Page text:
The History of Hickory

Hickory tree

Exotic hardwoods are generally harder than domestic species, but Hickory is one of the hardest domestic woods around.  Often used in things like ax handles due to its toughness, it’s an excellent material for flooring and a quick way to brighten up any room.

Some hardwoods can be difficult to stain, but that isn’t the case with Hickory. In its natural form, it puts off a rustic vibe with streaks of light to medium brown, and as it accepts stain better than other hardwoods so you can use a variety of finishes on Hickory. The grain pattern can vary wildly from one board to the next, so it can take some work to get a uniform look if you don’t hire a pro.

On the hardness scale, Hickory ranks at 1,820 which makes it the hardest domestic wood. That also means it can be difficult to work with although far easier than exotic hardwoods like Brazilian Walnut. Hickory trees used in hardwood flooring often come from the Eastern United States, and while tough, it’s not fond of insects or moisture. Rot and decay can be an issue if Hickory flooring is not properly treated and installed, just like with most domestic hardwood.

Common Ground between Oak, Maple, and Hickory

There are some key differences between these three hardwoods, but they also have quite a few things in common which brings us to the pros and cons. Prices are comparable with Oak, Maple, and Hickory although Hickory can be a little higher due to its durability. As they are all domestic species, these planks are easier to obtain locally and often found in a wide array of widths and thicknesses as well.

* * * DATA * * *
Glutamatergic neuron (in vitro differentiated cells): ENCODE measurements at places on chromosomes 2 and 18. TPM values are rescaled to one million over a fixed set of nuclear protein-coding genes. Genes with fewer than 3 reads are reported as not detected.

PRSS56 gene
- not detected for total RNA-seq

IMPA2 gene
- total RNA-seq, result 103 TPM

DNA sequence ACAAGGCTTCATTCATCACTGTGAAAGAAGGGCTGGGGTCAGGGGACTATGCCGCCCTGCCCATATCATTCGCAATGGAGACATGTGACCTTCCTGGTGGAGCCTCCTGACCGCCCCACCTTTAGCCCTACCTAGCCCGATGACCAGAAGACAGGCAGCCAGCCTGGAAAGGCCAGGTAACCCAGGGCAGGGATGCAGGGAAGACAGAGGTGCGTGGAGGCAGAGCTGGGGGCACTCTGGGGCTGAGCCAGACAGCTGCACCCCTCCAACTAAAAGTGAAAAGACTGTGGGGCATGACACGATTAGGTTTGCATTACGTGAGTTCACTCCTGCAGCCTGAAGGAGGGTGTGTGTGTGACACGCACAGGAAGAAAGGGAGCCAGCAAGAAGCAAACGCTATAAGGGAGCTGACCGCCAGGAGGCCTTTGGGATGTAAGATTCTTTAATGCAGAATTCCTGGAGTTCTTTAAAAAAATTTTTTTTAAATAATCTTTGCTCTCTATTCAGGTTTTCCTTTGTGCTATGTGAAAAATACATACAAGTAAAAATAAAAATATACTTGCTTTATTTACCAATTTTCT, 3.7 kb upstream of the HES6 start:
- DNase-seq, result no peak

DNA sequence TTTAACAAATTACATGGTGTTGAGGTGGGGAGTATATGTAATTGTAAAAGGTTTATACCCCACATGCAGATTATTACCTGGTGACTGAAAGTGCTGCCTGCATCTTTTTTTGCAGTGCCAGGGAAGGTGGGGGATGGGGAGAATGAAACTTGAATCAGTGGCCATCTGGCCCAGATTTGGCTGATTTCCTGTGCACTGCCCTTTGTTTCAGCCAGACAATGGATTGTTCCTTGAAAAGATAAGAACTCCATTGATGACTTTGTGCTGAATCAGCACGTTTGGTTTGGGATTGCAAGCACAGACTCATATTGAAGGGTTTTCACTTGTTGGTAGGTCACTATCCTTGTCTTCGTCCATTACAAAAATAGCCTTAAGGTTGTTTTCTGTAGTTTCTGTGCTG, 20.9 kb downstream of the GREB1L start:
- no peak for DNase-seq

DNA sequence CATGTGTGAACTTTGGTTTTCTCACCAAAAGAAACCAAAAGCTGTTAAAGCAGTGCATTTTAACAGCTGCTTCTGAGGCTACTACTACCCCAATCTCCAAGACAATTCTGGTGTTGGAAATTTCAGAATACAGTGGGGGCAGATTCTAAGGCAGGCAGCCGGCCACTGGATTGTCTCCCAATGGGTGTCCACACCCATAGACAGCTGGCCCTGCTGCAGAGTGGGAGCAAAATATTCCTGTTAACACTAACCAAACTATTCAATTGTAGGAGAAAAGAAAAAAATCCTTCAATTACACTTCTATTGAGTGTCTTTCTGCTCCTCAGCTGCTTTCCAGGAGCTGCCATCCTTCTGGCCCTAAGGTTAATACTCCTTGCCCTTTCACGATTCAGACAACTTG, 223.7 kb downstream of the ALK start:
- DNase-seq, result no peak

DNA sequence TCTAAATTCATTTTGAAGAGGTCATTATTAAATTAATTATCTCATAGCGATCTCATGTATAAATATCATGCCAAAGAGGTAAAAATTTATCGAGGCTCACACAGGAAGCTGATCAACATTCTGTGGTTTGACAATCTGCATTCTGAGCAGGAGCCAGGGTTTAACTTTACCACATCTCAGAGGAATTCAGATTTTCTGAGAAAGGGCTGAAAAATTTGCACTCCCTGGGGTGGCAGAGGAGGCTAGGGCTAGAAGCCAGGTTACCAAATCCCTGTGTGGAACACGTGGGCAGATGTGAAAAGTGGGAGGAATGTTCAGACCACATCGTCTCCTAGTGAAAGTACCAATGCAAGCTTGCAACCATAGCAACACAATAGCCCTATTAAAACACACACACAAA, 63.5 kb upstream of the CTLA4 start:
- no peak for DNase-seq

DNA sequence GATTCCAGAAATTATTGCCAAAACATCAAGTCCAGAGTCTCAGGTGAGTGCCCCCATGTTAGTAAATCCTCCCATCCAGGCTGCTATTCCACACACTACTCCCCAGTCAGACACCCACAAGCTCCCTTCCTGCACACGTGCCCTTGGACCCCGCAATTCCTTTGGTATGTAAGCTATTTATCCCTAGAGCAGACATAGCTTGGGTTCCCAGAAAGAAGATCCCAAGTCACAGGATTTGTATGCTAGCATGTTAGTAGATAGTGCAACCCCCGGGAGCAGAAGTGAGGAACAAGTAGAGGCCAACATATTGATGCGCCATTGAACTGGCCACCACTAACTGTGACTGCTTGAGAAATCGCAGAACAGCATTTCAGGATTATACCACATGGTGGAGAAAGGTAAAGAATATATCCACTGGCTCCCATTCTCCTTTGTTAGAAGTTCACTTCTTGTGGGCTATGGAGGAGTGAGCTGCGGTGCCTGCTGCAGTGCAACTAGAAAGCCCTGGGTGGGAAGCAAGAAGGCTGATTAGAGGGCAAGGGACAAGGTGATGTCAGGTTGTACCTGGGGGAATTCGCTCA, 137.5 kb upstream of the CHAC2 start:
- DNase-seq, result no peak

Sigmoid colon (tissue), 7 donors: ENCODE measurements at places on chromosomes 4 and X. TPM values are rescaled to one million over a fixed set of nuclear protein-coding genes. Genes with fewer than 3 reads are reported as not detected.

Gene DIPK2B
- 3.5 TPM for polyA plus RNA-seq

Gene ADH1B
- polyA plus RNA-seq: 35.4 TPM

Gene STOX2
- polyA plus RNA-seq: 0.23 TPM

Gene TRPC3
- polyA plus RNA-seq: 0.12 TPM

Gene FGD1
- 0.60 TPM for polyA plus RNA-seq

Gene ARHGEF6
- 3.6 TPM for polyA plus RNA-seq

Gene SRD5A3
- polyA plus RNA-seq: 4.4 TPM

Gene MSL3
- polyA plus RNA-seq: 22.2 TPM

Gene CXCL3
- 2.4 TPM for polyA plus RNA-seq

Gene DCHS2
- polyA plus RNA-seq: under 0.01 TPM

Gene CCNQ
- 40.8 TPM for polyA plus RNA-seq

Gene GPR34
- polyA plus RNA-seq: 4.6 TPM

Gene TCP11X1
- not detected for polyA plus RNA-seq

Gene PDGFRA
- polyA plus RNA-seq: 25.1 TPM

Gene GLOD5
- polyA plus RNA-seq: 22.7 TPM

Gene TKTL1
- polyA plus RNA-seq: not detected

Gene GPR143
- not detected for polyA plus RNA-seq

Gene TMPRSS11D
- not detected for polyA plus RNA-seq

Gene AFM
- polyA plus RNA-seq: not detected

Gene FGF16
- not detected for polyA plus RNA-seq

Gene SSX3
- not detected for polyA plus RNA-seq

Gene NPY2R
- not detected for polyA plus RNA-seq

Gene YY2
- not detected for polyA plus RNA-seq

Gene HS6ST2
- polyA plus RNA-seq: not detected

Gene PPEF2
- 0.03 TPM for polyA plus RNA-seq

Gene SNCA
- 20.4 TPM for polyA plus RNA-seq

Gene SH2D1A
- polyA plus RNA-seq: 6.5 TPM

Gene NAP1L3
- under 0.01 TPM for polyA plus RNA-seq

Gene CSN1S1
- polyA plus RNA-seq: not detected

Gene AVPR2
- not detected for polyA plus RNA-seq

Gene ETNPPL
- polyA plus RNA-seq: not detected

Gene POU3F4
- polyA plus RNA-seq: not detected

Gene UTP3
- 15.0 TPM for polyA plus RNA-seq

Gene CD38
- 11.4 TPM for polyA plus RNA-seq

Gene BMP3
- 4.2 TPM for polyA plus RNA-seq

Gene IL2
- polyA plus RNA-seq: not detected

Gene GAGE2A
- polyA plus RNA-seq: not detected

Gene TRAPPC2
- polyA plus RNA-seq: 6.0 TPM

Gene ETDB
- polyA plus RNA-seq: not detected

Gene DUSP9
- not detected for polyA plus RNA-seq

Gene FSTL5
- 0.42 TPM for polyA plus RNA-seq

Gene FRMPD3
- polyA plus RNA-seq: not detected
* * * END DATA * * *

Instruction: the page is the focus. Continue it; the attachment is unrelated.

All three styles are also available in solid or engineered form along with laminate and luxury vinyl if you want to save a few bucks. The installation process is essentially the same depending on whether you choose a floating floor or boards that you’ll need to glue or nail down. None of these woods are ideal of moist areas, like most hardwoods, but some engineered planks are designed for bathrooms, kitchens, and basements.

Key Differences between Oak, Maple, and Hickory

Style and durability are the main things that set Oak, Maple, and Hickory apart. Oak is the most common of the three, but also the safest from a design standpoint in our eyes. It may be too “common” for some due to its popularity although stain can make a world of difference from a style standpoint.

Maple and Hickory can be an acquired taste, but Maple is a clean wood that gives you a blank slate to work with. It will hold up better than Red or White Oak if durability is a concern, but can be difficult to stain. That makes prefinished boards a little more important unless you want to keep things natural and opt for a clear finish.

Hickory is the boldest choices of the three as it won’t work in every home – it just depends on the style of your home and its furnishings. Again, a good layer of stain can make a difference, but it’s definitely a floor that will catch your eye, so keep the grade and board width in mind – bigger is better.